Cubes – Belimbing Avenue

Cubes Issue #68 June – July 2014
Of Volumes, Lines & Shadows

The lyrical arrangement of a restrained language creates a cool home for the warmth of family.

Often, the design brief to an architect is functional – a stated number of rooms and perhaps some preference for sizes and placement. However, an architect’s responsibility goes beyond the stated brief and includes the unexpressed desires of a homeowner that frequently includes intangibles such as the idea of “warmth” and also a space that will constantly delight over the course of time. This was the situation that Han Loke Kwang of HYLA Architects faced with the house at Belimbing Avenue.

Most architects draw inspiration from the particularity of the client, site, climate, and building materials in search for a muse to innovate. They then put their touch on these elements via a design process to gets close to the creation of a piece of architecture and in Han’s case, the process is a deeply personal one.

Just like the architect, a design observer too searches for innovation in every project and here, it was found in the approach towards a narrow, intermediate terrace typology. By looking at the site as a long and narrow plot, the architect is liberated from the confines of the shell and is able to create a composition of connected yet independent volumes that produced opportunities for pockets of relief.

Wind and light find their way into the depths of the house through these slices of spaces, making the possibility of all-round natural ventilation a feasible option in a long, narrow site. What was once dark and narrow is now airy and light and with this manipulation of volumes, a variety of spaces that belies the nature of a compact site is created.

Throughout the house, a restrained but clear language is seen. There is an economy of materials and lines, and with the carefully concealed services, the whole house exudes an almost austere aesthetic. Volumes of spaces crafted out of off-form concrete stand with modern proportions and despite the choice of concrete, this is a house that is cool, not cold. Rather, in its materiality, the building becomes a device for the warmth of life and nature to unfold.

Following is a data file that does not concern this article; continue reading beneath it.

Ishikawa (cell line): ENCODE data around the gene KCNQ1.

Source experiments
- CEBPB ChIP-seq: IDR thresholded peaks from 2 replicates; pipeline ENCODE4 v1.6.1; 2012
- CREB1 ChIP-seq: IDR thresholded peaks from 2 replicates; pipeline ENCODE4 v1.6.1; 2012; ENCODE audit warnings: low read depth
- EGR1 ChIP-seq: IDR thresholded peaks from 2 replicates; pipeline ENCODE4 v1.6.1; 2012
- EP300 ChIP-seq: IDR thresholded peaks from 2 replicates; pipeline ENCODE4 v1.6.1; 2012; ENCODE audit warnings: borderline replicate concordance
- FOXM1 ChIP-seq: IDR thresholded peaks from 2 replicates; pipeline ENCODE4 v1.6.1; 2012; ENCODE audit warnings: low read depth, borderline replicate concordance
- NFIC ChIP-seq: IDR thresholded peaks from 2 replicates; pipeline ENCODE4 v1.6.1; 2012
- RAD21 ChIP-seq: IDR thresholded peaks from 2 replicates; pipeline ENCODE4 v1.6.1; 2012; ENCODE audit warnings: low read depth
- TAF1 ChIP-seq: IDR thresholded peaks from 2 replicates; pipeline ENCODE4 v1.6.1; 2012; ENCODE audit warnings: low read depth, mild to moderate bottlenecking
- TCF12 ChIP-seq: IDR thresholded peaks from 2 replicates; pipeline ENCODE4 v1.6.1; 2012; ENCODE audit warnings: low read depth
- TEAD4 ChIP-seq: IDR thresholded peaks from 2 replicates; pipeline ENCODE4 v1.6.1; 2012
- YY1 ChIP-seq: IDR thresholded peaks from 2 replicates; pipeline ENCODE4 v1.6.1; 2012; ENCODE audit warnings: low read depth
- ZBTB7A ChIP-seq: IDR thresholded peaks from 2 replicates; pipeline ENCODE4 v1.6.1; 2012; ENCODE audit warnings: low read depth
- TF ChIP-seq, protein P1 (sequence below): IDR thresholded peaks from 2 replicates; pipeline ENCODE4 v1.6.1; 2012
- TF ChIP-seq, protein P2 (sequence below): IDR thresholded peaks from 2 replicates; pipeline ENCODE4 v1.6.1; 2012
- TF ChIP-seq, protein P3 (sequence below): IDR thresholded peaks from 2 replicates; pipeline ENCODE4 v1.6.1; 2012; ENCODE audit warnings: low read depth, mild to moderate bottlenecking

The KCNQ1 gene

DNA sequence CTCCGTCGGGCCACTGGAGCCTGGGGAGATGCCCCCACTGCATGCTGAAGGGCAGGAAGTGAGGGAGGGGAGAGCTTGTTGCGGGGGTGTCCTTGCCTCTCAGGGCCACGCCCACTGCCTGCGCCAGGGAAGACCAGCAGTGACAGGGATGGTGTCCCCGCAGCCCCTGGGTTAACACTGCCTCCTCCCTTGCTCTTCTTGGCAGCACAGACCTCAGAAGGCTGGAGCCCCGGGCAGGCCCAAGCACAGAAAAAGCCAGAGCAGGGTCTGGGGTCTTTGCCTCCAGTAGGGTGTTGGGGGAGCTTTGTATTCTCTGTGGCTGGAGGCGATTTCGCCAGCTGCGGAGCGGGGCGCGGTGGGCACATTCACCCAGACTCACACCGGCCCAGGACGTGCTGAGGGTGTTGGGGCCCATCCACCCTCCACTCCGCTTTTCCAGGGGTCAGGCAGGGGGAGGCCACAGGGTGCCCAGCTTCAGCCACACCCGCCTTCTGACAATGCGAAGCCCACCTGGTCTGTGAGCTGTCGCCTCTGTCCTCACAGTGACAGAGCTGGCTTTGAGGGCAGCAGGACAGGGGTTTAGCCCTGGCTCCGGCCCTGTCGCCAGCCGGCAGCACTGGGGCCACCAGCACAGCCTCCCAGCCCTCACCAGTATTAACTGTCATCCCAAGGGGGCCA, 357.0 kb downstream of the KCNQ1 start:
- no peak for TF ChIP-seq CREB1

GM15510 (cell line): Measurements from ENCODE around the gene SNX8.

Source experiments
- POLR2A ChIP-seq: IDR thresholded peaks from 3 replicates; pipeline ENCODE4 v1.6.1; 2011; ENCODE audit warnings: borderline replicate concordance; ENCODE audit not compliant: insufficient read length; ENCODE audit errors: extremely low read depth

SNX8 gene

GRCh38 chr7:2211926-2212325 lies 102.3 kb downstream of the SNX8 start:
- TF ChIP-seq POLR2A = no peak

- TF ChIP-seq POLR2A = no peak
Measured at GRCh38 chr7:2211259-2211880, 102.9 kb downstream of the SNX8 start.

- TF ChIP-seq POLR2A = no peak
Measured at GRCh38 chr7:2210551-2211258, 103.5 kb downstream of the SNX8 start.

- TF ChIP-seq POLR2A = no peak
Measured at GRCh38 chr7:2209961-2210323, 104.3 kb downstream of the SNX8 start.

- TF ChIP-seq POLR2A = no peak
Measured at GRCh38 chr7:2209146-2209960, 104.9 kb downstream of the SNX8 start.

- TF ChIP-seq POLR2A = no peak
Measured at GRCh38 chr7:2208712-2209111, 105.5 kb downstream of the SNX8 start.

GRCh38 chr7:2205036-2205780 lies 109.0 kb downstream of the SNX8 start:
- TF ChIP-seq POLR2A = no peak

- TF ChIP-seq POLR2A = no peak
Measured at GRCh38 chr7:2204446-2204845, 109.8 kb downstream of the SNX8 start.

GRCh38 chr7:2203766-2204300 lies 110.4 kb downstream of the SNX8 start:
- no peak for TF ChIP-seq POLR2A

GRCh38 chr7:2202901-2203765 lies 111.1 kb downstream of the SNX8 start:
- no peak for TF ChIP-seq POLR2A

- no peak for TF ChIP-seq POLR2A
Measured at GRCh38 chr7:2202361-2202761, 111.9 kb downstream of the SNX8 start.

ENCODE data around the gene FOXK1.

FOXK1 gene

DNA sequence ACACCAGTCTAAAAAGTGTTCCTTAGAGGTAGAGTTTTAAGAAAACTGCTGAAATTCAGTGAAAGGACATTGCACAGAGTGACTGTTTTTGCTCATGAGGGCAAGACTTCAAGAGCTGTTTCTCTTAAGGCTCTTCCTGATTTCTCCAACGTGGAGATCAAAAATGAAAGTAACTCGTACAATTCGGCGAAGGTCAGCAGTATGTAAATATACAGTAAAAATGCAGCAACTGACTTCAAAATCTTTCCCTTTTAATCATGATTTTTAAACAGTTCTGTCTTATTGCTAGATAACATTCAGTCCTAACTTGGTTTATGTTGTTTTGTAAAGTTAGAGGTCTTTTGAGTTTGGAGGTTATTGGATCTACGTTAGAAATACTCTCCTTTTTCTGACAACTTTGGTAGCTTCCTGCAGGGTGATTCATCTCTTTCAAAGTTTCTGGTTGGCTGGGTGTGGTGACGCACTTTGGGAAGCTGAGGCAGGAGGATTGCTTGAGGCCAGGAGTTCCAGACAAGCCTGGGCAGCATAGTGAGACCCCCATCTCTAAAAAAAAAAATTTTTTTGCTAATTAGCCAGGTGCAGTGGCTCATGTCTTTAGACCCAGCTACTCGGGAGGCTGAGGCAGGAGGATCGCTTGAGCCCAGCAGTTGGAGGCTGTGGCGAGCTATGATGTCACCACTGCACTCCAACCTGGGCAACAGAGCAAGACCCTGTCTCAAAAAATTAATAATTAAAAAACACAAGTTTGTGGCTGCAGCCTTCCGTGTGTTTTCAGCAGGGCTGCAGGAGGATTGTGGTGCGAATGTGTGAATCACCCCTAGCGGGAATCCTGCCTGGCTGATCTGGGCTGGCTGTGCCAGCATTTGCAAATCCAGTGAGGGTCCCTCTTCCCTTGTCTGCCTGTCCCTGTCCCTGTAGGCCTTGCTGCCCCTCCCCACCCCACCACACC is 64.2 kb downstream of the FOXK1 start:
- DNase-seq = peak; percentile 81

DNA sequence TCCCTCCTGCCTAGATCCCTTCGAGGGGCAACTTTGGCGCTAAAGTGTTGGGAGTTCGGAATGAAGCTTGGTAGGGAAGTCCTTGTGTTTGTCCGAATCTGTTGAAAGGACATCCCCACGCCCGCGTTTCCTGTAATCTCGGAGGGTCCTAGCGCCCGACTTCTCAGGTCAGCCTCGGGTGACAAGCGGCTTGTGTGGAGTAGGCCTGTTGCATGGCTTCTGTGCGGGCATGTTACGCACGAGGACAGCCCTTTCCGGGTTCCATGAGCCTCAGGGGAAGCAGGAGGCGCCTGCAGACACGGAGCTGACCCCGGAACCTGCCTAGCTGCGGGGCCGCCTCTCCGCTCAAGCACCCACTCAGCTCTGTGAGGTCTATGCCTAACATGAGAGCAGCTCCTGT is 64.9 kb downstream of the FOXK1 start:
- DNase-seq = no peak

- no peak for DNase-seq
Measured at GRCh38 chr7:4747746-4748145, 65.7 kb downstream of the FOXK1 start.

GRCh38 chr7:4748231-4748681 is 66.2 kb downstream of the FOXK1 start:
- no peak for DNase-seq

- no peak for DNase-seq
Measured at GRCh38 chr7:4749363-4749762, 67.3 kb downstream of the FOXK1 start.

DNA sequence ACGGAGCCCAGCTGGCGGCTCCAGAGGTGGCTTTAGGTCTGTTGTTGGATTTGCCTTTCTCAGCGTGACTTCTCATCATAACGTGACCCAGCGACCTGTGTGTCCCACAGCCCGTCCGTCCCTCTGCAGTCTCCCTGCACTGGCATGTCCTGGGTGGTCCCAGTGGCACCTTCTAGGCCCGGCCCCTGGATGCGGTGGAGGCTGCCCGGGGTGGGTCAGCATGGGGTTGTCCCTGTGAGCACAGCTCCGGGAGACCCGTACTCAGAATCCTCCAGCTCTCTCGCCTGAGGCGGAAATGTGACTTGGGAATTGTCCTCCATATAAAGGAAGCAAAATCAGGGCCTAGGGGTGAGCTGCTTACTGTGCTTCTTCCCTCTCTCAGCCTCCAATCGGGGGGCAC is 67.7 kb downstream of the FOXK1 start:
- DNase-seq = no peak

Building surfaces become canvas for light and shadow while various spatial volumes hold the warmth of the multi-generational family. Each pocket of space holds a little bit of their lives. The house grows with its owners with the passing of time and will develop a unique patina – concrete surfaces will darken and take on a character all on their own. Memories and physical mementos transform the simple plain walls and empty shelves in these empty volumes of space into a repository of living.

“I believe in having a very simple and clear language for my designs,” said Han and these modernist values clearly held this house together.
With pure volumes identified as the strong foundational design language, it then became a matter of making poetry out of it.

While the playful volumetric manipulation resulted in meaningful delight, the pattern-making, which manifested itself in the shelving and facade openings seemed arbitrary and threatened to throw away the rigour that was on display. However, looking back, perhaps it may have been part of an ongoing exploration within the office to find ways to break from the grid as observed from recent projects or perhaps, this design curveball serves as a deliberate contrast to the composition.

Exploring the house, one is also reminded of Robert Powell and Tay Kheng Soon in their discourse of edges, lines and shadows. Varieties of
shaded spaces abound throughout the house. Streaks of light and shadow hang on the walls like a painting with the faint joint lines of the building in the background lending a delightful appreciation for a building that is well adapted to our tropical weather.

At the upper floors, a reimagined sun-shading device drapes overhead, casting gentle gradients
of shadow on the courtyard wall. As Han shares, “We added a special touch to the screens by stringing cables through the members and added spacers in between to create a draping effect. Also, depending on where it was fixed, we varied the sizes of the members to achieve the desired effect.” Indeed, the discourse is alive and ongoing in this design by HYLA.

By looking at things differently while being grounded in strong, simple values, HYLA has created a home at Belimbing Avenue that has done more than solve the functional brief and created a house that, as the owner hopes, will stand the test of time and be home for more than one generation.

Writer: Adib Jalal
Photographer: Derek Swalwell